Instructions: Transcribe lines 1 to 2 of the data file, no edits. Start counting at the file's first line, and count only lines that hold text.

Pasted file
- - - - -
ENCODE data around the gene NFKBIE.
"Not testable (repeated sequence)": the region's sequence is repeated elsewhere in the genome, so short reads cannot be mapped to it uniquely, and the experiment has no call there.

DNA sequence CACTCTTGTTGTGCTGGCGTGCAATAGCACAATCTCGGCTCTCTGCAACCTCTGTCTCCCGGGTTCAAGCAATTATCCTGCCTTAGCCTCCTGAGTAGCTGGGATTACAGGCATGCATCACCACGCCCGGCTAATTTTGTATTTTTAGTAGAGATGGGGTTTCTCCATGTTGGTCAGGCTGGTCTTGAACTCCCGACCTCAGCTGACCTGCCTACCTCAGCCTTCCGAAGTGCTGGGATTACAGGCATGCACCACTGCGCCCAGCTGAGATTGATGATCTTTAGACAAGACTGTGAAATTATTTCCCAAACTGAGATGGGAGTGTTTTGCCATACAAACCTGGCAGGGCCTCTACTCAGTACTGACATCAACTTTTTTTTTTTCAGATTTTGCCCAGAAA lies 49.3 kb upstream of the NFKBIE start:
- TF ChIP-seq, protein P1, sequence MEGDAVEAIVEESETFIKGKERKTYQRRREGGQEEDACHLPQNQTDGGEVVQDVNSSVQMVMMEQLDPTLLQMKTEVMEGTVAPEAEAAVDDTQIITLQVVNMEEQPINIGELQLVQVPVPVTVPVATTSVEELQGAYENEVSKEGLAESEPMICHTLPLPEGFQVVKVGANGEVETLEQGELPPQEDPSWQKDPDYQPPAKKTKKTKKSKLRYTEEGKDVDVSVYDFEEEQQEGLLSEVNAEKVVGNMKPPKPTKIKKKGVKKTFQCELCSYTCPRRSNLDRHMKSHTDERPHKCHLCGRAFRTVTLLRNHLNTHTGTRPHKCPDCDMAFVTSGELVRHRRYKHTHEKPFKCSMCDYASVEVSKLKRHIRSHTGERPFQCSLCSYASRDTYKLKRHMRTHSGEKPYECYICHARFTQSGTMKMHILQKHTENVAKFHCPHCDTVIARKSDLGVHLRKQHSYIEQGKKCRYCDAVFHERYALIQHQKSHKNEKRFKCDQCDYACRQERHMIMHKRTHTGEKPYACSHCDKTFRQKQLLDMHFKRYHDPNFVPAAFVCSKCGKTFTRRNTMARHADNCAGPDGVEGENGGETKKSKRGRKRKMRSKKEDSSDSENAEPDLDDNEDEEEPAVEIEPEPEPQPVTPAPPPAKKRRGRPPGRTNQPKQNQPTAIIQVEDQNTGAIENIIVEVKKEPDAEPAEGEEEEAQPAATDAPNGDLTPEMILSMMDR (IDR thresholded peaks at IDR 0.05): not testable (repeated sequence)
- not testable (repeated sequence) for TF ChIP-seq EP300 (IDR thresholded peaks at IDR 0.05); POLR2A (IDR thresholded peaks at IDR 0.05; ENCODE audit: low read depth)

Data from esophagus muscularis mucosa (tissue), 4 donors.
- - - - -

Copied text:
ENCODE data around the gene NFKBIE.
"Not testable (repeated sequence)": the region's sequence is repeated elsewhere in the genome, so short reads cannot be mapped to it uniquely, and the experiment has no call there.